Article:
Plot hatchin'!

David Lowell Rich, who had his hand in many made for TV movies (Crime Club, Satan's School for Girls), directed Beg, Borrow or Steal with a lot of heart, from a story by Paul Playdon and Grant Sims. With the minor quibble regarding the ending aside, this movie makes the characters sympathetic without pandering to their disabilities. They are also extremely likable and you’ll be totally rooting for them to get those jewels!

Wednesday, November 10, 2010

All Random!


There's some really fun retro TV stuff going on right now.

Some friends of mine who are the go-to-girls for all things Jon-Erik Hexum put together a ridiculously incredible tribute site called Tenafly Guy. I suggest you stop by and click on the Making of a Male Model page, where you'll see some quotes from a review I did! Thanks ladies!

In other news (well, not really news...), a couple of weeks ago I went to the Chiller Theater con in New Jersey and got to rub elbows with the likes of Linda Gray, Larry Hagman and Roy Thinnes (Norliss Tapes, Horror at 37,000 Feet)! Of course meeting Sue Ellen has probably been the greatest achievement of my life, and I have to say, she was completely wonderful! We had a very nice chat and I said a lot of stuff like, "I love you," and "I admire you," and she managed to make it an interesting conversation anyway! I did ask her about the makeup job for The Two Worlds of Jenny Logan and she told me they had to shoot her "old lady" scenes in one day and the makeup itself took four hours! Stan Winston was brought in to do this and Linda said they put the mold on her face and did that straw in the nostril trick and she got extremely claustrophobic! I was so pleased she gave me so much info about it.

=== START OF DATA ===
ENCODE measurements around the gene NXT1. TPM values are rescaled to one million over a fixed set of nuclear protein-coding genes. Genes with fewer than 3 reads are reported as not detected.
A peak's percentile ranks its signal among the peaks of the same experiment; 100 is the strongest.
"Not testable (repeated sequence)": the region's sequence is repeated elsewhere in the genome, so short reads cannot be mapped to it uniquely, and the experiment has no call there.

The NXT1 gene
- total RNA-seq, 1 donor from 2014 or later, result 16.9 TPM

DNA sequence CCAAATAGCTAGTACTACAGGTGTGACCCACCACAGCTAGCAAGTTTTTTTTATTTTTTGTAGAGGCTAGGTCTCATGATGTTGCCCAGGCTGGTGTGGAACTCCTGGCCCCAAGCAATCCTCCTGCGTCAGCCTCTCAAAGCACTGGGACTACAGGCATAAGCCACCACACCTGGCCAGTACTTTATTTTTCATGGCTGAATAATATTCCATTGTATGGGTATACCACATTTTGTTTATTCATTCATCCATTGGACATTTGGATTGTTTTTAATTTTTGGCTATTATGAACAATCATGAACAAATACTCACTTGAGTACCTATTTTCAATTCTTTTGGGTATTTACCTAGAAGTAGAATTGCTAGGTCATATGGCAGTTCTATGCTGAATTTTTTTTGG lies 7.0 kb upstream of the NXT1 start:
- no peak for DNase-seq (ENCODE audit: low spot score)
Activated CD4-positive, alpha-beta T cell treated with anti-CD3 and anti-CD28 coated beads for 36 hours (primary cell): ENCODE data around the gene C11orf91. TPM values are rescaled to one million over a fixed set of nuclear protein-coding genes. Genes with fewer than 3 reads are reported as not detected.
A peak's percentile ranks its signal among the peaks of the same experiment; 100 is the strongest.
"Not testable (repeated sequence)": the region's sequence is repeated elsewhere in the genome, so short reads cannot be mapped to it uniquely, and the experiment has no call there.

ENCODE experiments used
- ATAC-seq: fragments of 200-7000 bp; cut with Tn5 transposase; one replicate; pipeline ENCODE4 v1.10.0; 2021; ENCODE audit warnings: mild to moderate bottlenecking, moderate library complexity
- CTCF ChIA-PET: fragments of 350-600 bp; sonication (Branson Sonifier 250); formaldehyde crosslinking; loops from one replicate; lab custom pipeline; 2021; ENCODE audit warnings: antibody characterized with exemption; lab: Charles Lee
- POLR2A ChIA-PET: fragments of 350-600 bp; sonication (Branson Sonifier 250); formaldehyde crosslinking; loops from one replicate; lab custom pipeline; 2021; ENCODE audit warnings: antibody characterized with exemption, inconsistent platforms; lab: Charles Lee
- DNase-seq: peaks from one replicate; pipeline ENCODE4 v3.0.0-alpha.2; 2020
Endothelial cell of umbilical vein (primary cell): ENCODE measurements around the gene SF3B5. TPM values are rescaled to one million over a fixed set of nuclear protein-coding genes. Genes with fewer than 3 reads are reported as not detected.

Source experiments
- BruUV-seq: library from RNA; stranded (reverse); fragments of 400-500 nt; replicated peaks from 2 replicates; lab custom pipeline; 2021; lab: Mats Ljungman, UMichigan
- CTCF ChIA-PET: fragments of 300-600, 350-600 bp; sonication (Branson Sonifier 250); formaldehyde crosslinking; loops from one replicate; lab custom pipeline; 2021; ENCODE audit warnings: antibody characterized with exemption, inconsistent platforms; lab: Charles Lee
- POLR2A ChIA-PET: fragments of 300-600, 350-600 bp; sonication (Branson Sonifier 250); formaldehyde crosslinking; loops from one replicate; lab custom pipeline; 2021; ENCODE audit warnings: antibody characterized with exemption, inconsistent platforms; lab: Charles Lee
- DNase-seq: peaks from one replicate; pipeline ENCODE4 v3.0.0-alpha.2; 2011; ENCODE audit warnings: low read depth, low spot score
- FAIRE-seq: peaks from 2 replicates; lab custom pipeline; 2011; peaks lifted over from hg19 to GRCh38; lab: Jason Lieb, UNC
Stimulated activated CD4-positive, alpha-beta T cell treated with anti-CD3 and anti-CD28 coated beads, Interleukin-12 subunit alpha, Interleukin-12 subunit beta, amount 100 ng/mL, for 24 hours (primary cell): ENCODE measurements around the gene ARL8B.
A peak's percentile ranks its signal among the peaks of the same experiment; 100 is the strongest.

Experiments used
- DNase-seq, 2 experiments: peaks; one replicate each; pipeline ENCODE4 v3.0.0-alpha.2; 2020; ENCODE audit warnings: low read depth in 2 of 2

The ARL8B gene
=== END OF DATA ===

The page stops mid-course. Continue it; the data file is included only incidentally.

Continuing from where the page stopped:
I just watched the movie and am hoping to review it soon. By the way, The Two Worlds of Jennie Logan is on DVD, so go get it now!


Fangirltastic posted some early stills from the Woman in Black remake, featuring Daniel Radcliffe looking all growed up! I'm actually pretty excited about this movie. According to the article, it's going to be fairly faithful and of course, it's produced by the revamped Hammer Studios! All of this spells rockin'!